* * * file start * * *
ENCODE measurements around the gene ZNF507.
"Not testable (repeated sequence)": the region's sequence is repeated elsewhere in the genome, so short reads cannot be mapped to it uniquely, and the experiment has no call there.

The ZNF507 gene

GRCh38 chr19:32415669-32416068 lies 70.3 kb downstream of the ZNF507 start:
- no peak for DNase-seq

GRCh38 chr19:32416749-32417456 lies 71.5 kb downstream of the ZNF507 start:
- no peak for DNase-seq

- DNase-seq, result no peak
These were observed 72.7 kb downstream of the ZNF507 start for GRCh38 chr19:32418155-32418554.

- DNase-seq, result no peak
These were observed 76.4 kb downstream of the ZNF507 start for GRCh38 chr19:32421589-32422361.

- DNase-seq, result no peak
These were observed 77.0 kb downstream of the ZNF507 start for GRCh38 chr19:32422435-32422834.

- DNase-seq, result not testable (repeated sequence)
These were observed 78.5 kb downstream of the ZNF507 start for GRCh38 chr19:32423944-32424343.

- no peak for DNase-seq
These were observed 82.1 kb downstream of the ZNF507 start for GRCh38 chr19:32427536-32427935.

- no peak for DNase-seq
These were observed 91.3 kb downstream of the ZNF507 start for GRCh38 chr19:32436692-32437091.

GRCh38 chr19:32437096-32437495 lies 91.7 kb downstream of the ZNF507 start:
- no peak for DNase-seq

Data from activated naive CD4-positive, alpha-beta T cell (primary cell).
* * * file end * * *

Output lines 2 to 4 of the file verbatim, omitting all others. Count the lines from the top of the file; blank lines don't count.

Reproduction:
"Not testable (repeated sequence)": the region's sequence is repeated elsewhere in the genome, so short reads cannot be mapped to it uniquely, and the experiment has no call there.

The ZNF507 gene

GRCh38 chr19:32415669-32416068 lies 70.3 kb downstream of the ZNF507 start: